The difference sentencing models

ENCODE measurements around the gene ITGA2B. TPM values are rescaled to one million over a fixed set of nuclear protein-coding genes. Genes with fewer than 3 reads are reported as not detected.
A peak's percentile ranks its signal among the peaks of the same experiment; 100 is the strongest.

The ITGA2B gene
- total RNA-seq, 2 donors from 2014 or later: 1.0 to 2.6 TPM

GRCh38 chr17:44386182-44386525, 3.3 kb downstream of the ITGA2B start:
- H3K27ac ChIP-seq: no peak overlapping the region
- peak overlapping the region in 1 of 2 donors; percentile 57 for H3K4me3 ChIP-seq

Retribution The act of retributing; repayment. That which is given in repayment or compensation; return suitable to the merits or deserts of, as an action; commonly, condign punishment for evil or wrong. Specifically, reward and punishment, as distributed at the general judgment. Incapacitation Executions maximize public safety through a form of incapacitation and deterrence. Incapacitating a person is depriving s/he of the physical or intellectual power of natural of il/legal qualifications (Webster, 574). Executing a person takes away the capacity of and forcibly prevents recurrence of violence. Deterrence is the act or process of discouraging and preventing an action from occurring (Webster, 307). The possibility of execution would give a potential pause in the thought process of the murderer, using fear as an incentive for preventing recurrence or quite possibly the first occurrence of murder. Use of the death penalty as intended by law could actually reduce the number of violent murders by eliminating some of the repeat offenders thus being used as a system of justice, not just a method of deterrence. Opponents of the death penalty will argue that although it is said to exist as a crime deterrent, in reality it has no effect on crime at all. Modern supporters of capital punishment no longer view the death penalty as a deterrent, but as a just punishment for the crime, a shift from the attitudes of past generations.(Norman 1) Previously the deterrence argument put the burden of proof on death penalty advocates, but recently this argument has become less effective due to what one source said, “… in recent years the appeal of deterrence has been supplanted by a frank desire for what large majorities see as just vengeance.” (Dionne 178-180) Deterrence is a theory from behavioural psychology about preventing or controlling actions or behavior through fear of punishment or retribution. This theory of criminology is shaping the criminal justice system of the United States and various other countries. It strongly overpowers other theories of human behavor in the corrections industries, such as rehabilitiation and education. Deterrence can be divided into two separate categories. General deterrence manifests itself in policy whereby examples are made of deviants. The individual actor is not the focus of the attempt at behavioural change, but rather receives punishment in public view in order to deter other individuals from deviance in the future. This is also demonstrated in the Islamic Crime & Punishment system (Hodood), applied 1400 years ago, where the punishment for crimes is performed in public, and is highly deterring mainly aiming at general social deterrence. Specific deterrence focuses on the individual deviant and attempts to correct his or her behavior. Punishment is meant to discourage the individual from recitivating. Both forms of deterrence assume rationality on the part of deviants and criminals, and that crime can ultimately be prevented through altering the cost benefit ratios of such behaviour. At the military level, the principle is expressed in deterrence theory. There is some debate over whether deterrence is achieved through the higher probability of arrest and conviction, and/or, severity of punishment, or denunciation, and whether it is aimed at others or the offender themselves or both